When in Shanghai: Part 3

We Are What We Buy

I love visiting grocery, drug, convenience and even big-box stores when traveling abroad. My husband does not always view these visits as highlights of our vacation, but he’s generally a good sport about it.

When I am traveling on business, I visit with immoderation. Seeing what is on the shelves of stores (and what isn’t), how the shelves are merchandised, what the packaging looks like, prices, what is in shoppers’ carts, etc., … can draw a vivid picture for me of the marketplace and the people. You can learn about customs, tastes and traditions just by walking into a retail store.

While recently in China, I noticed in a Watson’s drug store that there were no aspirin or pain relievers to be had on the shelves – no section at all on the floor dedicated to these products. It turns out that in China you need a prescription for aspirin and analgesics or at least need to speak to a pharmacist to buy what you need for what ails you. Even in Europe, where things are still behind the counter in drug stores, you can point and ask for what you want. In China, you need consultation. And coming from a country that has end caps of Tylenol during “cold and flu season,” it was sort of a stunning observation. It made me think differently about a headache or a sore leg.

In Carrefour and Walmart, three areas within the store really stood out for me:

1) The candy and sweets section. Notice I didn’t say aisle; it was a section of aisles and took up a large percentage of the store, with everything from packaged candy bars, gift packs and baskets, to container upon container of individually packaged pieces of bulk candy, merchandised the way I am used to seeing grains or nuts at a Whole Foods back home. And there were so many interesting and different types of candy. Tiny, individual “pudding cups” filled with pieces of fruit, suspended in a sweet gelatin base (unrefrigerated) made up most of one, long aisle. Clearly this is a go-to snack for Chinese kids. It reminded me of the Del Monte Snack Pack of my childhood. But that was fruit suspended in sugary water, not jelly. I can say without any research, these would be a hard sell in the U.S. because the concept of jellied sweets is not a popular, mainstream texture profile here; not yet, anyway. And I am sure my Del Monte Snack Pack would seem watery and odd to the Chinese.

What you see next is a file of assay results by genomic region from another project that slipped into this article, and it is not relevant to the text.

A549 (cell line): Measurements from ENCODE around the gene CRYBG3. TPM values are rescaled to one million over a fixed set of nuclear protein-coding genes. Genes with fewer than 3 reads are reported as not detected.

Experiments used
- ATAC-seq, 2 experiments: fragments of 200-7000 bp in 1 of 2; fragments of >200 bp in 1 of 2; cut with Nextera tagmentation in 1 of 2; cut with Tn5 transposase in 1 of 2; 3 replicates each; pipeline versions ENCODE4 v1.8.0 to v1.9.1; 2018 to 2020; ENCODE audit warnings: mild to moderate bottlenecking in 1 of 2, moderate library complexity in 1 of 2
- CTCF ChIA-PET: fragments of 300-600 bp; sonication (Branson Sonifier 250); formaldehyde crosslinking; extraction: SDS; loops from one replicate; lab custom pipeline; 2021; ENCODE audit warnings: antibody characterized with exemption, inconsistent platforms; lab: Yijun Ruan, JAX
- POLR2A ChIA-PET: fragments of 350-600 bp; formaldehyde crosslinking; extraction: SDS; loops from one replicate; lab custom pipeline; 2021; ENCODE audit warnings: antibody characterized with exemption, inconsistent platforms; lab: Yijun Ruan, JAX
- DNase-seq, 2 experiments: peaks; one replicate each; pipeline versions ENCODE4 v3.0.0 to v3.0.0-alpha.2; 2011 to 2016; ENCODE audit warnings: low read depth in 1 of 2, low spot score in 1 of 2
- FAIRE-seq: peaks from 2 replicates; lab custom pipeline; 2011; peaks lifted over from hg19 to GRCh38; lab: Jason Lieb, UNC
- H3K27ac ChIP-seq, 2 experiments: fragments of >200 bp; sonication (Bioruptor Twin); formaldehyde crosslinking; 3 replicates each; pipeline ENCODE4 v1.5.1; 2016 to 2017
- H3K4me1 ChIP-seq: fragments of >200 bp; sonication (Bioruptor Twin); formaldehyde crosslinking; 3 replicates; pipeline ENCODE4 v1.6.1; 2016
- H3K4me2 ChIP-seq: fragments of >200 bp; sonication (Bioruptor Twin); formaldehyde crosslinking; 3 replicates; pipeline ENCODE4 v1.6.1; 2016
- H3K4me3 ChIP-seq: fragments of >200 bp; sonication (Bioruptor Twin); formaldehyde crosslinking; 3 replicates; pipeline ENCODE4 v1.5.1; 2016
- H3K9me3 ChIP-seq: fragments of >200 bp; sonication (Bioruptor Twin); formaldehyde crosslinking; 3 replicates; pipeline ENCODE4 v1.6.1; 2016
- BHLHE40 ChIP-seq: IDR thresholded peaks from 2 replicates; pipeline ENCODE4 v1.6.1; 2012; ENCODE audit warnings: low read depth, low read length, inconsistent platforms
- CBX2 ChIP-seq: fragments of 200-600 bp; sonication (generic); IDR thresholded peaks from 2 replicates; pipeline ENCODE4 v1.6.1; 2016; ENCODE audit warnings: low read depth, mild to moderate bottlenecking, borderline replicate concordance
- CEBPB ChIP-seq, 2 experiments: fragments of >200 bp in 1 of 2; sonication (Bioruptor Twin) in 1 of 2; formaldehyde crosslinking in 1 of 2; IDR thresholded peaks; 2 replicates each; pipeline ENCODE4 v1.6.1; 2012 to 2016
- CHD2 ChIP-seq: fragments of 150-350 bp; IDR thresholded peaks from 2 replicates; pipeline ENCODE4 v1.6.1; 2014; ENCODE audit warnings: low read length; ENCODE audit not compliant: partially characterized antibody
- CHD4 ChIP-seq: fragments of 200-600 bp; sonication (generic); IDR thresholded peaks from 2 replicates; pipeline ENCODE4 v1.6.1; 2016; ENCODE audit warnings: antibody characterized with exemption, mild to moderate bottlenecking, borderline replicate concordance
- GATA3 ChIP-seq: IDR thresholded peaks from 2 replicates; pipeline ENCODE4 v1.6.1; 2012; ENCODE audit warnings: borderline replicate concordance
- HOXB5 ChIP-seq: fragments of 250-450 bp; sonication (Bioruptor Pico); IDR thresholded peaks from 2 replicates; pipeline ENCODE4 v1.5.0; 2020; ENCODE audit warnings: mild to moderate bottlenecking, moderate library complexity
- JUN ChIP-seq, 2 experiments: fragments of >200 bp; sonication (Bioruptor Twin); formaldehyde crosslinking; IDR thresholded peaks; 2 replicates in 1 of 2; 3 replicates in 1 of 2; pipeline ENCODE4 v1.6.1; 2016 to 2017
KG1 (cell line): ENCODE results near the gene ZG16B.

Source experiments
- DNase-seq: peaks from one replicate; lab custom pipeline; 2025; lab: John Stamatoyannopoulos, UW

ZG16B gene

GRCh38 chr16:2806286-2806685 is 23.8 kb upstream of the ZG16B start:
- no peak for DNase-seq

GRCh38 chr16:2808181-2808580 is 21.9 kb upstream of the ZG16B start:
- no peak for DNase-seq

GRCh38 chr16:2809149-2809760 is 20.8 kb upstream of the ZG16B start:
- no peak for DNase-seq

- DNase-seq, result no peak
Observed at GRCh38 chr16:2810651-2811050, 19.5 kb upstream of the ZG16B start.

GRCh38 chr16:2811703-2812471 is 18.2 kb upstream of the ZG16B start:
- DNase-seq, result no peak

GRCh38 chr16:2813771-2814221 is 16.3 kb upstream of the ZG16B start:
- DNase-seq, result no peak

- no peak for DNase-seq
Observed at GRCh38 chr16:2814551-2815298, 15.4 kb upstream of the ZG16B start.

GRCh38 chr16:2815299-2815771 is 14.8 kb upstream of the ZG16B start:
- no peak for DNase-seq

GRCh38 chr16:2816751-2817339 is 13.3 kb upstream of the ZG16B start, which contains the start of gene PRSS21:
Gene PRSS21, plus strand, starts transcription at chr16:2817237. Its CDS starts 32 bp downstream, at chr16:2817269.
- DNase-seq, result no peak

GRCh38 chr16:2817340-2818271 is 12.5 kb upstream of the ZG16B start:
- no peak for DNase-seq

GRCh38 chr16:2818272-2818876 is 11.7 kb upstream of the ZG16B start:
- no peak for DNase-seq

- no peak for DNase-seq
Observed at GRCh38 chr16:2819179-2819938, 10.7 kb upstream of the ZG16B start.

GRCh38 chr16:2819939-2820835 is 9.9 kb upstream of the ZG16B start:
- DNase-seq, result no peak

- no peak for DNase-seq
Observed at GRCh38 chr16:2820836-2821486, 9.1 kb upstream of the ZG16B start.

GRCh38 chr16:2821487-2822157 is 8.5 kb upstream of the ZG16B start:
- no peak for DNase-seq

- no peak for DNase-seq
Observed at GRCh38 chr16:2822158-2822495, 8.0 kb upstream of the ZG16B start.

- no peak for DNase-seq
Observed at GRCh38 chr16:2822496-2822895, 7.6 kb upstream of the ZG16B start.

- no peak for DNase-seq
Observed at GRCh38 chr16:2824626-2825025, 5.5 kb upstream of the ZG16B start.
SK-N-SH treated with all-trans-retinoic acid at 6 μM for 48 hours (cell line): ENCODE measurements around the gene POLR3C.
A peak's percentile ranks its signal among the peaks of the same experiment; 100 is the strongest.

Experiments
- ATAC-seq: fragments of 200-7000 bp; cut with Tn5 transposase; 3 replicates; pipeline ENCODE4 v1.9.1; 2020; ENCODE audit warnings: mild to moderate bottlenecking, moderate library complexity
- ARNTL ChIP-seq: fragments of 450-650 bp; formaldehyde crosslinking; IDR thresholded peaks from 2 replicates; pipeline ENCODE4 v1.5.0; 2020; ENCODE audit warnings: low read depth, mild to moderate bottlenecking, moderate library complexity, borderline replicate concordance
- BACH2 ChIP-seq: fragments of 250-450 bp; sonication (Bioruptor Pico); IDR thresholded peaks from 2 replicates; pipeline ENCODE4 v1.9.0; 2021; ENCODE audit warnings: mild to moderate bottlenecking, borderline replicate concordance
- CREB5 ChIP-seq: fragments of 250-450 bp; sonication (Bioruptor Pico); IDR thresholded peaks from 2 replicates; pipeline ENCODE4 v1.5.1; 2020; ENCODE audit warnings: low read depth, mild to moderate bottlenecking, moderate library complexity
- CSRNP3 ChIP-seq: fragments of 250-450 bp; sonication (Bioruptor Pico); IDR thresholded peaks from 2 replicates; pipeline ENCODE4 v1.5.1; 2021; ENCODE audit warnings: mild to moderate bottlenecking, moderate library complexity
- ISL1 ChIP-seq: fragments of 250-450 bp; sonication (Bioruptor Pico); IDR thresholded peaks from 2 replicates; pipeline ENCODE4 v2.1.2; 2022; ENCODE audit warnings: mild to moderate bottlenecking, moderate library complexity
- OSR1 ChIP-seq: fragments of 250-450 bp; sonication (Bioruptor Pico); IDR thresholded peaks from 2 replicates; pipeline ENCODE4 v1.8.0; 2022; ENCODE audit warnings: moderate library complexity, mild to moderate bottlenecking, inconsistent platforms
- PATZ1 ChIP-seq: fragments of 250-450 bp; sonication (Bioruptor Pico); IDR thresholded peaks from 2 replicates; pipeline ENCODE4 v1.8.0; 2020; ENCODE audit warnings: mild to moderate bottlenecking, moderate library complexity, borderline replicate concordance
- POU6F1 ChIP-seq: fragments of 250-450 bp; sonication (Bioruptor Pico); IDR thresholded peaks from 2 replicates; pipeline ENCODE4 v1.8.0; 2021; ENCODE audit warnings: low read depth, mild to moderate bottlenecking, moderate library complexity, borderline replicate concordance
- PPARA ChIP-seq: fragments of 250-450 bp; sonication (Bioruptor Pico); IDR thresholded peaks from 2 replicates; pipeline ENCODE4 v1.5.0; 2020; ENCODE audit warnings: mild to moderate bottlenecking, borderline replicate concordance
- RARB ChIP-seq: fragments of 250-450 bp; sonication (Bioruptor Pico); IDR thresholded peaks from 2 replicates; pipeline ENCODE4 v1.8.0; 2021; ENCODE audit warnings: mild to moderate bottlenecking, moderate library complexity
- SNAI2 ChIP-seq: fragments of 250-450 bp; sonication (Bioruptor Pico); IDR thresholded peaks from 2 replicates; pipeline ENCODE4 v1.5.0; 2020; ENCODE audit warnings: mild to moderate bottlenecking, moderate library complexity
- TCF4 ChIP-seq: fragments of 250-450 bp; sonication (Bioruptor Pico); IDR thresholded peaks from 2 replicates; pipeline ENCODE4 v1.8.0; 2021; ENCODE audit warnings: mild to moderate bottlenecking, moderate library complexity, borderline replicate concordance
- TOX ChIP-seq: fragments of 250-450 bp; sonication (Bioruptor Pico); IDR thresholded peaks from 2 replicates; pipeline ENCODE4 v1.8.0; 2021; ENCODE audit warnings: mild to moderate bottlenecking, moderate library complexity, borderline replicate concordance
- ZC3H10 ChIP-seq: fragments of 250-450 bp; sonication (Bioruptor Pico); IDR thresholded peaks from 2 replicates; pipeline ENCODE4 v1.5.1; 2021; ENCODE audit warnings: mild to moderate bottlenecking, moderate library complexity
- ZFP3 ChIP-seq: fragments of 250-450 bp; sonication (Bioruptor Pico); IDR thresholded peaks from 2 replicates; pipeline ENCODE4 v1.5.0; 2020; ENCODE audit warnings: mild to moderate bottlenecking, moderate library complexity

2) The fresh fish section of the store. There was a wide assortment of seafood including fresh, fileted fish, laid out on ice, like you would see at a U.S. grocer or fish monger – salmon, tuna, clam, mussels, etc., … but what you wouldn’t find was the large, aerated tank of live frogs or the live, local yellow croaker fish swimming next to them in an even larger tank. I am sure that if I liked frog legs, these would be the freshest I had ever tasted, but from my perspective, the frog tank belonged in the pets aisle. Of course, if one of my fellow Chinese shoppers had walked into a Petco in the U.S. and seen the frog tank, he or she might wonder why that was the only human “food” they were selling in there!